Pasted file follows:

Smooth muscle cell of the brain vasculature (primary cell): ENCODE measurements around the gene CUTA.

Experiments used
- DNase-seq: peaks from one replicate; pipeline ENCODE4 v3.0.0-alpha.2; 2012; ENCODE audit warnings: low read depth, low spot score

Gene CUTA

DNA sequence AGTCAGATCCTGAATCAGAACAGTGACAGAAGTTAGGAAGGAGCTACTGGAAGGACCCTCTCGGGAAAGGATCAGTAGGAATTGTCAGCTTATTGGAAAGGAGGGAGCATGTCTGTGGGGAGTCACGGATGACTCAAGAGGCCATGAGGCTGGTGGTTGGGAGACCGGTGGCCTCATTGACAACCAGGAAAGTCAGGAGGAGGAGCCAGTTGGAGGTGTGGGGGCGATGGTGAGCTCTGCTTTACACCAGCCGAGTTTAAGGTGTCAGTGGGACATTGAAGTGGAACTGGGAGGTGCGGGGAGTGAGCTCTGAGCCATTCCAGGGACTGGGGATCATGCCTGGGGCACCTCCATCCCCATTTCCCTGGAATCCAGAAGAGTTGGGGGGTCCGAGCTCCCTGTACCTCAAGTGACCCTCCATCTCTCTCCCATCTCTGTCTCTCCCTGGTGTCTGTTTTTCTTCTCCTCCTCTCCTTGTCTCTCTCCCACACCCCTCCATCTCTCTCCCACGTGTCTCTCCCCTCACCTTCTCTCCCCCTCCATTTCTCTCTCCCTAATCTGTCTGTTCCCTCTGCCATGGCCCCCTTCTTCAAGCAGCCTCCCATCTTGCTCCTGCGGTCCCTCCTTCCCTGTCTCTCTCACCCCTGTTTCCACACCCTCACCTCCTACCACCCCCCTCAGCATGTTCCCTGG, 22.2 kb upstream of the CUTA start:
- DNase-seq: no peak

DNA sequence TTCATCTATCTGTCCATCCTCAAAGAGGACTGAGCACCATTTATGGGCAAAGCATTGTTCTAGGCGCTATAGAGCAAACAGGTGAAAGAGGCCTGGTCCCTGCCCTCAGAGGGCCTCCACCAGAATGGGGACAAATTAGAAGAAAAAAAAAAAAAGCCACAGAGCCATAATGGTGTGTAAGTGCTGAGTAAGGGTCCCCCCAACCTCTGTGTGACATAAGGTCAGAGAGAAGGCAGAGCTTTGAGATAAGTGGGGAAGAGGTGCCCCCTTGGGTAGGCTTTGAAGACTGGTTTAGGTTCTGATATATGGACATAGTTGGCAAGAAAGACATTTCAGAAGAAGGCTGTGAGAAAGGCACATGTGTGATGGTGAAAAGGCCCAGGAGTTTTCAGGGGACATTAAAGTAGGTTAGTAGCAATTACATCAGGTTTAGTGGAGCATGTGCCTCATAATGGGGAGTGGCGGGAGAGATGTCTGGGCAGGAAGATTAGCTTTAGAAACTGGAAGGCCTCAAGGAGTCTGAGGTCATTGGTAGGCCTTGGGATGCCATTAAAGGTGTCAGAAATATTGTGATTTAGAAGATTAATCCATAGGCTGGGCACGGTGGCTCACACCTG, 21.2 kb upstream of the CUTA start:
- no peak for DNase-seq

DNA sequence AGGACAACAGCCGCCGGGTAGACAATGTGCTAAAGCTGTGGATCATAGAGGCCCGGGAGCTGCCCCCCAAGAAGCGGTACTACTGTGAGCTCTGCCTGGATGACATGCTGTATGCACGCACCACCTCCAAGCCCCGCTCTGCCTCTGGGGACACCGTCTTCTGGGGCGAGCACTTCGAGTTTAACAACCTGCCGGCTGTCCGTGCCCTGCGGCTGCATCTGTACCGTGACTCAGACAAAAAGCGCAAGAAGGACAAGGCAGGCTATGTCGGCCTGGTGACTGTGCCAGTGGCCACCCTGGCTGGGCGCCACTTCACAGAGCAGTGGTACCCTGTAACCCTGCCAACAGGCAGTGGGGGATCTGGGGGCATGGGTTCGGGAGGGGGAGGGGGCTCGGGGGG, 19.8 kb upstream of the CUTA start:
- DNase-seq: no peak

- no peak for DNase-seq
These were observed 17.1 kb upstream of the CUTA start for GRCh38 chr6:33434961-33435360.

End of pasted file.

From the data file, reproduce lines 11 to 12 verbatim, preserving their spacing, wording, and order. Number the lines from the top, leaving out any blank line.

- no peak for DNase-seq
These were observed 17.1 kb upstream of the CUTA start for GRCh38 chr6:33434961-33435360.